Wednesday, 7 December 2016


All righty, then. We've plowed through 7 incarnations, so far. Time to slow things down a bit. Only two more incarnations will get covered, today. But which ones? 


Here is where we will be splitting hairs. The Doctors that sit in the middle of my range of appreciation are sooo close to each other in their rankings. I would even say that they can bump up or down this list depending on my mood for the day. But I committed to a specific placement of them when I decided to do these posts and I'm going to stick to it. But, in all honesty, these guys can easily fluctuate.


While these two sit a bit lower than the other two that I will discuss in my next post, I really don't respect them less. The mid-rangers are all exceptional Doctors and Lower should definitely not be looked down upon in any sort of way.


It's almost not fair to be ranking him, yet. His era isn't complete. For all we know, his next season (or more) might have such incredible things happen to him that it bumps him up to first place. But, at this moment, this is where he stands.

The announcement that Peter Capaldi would be playing the next Doctor brought me immediate joy. Two young, handsome Doctors in a row was just a bit distressing. It wasn't upsetting me as much as it was some other fans, but I was starting to think that the Doctor would always be a pretty boy from hereon in. I could live with that and understood that this might be the formula the show would need to stick to in order for it to remain "accessible".

But then, lo and behold, Peter Capaldi gets cast. He's the same age as Hartnell was when he got the role. Immediately, my hopes begin to soar. Doctor Who is going to feel a lot more like it did in the Old Days. Capaldi is even saying he wants to adapt JNT's "no hanky panky on the TARDIS" ideals.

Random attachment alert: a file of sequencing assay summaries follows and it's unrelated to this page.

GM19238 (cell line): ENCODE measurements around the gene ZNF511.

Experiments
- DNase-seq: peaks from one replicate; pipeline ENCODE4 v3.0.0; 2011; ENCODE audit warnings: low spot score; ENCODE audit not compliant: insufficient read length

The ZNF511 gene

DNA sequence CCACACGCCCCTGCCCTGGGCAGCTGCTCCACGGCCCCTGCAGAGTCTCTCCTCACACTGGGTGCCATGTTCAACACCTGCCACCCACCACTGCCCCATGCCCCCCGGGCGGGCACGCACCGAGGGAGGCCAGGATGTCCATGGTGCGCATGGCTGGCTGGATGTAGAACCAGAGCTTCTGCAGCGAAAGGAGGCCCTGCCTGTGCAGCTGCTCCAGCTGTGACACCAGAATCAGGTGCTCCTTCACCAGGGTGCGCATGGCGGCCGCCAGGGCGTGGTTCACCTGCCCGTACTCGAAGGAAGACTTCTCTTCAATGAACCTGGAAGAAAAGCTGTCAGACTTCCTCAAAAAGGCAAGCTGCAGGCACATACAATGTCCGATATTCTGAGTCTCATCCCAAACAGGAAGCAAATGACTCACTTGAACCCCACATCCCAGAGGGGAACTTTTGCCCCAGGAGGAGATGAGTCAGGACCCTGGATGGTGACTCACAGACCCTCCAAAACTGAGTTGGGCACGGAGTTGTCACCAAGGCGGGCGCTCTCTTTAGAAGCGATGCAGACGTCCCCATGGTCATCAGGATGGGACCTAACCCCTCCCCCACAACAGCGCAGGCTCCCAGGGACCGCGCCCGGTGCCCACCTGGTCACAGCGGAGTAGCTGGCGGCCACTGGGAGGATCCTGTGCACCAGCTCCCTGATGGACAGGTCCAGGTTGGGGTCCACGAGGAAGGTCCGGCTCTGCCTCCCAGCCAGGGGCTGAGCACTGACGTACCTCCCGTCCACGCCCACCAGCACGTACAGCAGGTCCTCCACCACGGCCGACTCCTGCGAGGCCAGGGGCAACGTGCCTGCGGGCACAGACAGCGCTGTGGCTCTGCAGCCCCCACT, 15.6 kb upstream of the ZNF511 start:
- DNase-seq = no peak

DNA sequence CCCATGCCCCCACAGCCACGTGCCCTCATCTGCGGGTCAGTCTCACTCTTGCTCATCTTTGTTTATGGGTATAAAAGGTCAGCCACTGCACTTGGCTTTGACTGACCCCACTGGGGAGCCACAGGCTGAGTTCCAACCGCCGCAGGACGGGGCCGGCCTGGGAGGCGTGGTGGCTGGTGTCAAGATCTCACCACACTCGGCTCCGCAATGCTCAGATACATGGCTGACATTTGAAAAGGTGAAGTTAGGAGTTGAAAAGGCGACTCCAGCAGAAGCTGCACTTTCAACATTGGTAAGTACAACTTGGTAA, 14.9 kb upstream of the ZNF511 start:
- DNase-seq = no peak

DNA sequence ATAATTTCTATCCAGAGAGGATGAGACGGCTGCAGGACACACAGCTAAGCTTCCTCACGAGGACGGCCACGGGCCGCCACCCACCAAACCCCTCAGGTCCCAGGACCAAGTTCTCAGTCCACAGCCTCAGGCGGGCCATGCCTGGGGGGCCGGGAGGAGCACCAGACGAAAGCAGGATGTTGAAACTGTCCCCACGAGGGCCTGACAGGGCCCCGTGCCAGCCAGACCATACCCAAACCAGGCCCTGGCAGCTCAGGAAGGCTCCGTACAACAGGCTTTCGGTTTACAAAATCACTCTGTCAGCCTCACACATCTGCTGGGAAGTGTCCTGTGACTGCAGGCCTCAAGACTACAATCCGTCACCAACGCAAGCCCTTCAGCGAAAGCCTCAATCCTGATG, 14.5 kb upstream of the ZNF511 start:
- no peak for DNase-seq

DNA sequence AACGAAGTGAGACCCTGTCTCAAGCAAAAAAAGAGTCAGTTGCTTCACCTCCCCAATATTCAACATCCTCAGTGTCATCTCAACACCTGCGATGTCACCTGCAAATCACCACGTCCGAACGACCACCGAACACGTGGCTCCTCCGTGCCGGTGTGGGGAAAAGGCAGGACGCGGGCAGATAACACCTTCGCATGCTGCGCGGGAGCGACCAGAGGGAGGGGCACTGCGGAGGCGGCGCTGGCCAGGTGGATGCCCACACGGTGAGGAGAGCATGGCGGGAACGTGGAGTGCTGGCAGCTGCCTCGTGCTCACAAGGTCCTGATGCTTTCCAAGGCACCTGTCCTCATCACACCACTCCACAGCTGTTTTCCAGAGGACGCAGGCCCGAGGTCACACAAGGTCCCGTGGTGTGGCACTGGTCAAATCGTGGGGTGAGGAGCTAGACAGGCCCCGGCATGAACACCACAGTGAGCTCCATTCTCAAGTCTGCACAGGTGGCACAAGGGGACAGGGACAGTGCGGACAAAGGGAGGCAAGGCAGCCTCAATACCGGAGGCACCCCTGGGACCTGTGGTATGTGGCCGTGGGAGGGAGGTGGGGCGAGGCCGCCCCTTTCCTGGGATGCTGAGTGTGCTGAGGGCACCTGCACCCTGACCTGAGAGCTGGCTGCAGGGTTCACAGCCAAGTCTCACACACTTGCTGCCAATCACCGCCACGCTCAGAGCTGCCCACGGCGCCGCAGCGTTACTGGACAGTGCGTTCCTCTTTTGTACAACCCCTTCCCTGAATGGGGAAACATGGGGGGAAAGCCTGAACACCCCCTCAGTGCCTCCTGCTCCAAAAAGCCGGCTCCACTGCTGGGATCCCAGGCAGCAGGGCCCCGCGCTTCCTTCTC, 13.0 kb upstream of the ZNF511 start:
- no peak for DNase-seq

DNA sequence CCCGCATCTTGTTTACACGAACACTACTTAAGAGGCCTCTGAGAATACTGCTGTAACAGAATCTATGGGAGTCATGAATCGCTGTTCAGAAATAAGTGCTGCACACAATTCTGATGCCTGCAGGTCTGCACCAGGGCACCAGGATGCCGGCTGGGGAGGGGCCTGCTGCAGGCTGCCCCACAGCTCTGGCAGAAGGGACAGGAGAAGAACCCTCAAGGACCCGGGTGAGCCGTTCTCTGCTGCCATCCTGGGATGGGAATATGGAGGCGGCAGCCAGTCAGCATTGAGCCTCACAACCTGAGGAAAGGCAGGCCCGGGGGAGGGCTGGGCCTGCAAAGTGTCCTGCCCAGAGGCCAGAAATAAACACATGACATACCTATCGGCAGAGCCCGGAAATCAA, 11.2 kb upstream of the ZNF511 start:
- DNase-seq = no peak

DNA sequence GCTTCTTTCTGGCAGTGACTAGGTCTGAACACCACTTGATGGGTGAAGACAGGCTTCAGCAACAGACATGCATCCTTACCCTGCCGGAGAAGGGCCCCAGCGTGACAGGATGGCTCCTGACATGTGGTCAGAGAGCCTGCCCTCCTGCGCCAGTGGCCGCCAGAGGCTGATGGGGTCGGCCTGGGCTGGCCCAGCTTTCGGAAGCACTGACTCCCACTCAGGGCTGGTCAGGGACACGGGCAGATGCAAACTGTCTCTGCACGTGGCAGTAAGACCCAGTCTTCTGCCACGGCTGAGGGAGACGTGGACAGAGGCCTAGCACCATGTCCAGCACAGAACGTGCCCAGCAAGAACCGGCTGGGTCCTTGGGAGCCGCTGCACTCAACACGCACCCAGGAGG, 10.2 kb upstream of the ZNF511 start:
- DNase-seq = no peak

Things are looking up...

I become even happier as I start seeing how the role was going to be played (I'm one of those evil fans that found the five scripts and the raw footage from Deep Breath that leaked on the internet - it gave me a wonderful sneak preview!). The Doctor is definitely tetchy in this new incarnation. Like 'Ole Sixie - he's still a champion for justice and always wants to do the right thing. But he doesn't care whether or not he makes friends along the way. In fact, he's downright rude to just-about everyone that crosses his path.

Now, I know Nine had a bit of a mean streak, too. Even Eleven could get a bit sulky and bad-tempered (but Matt Smith often chose for a more comedic interpretation of those moments), but Twelve is the first incarnation in the New Series that is full-on arrogant. And I adore him for that. To me, it's beautiful to see the show not worrying about "ticking boxes", anymore. We're going to have a fun anti-hero for a bit.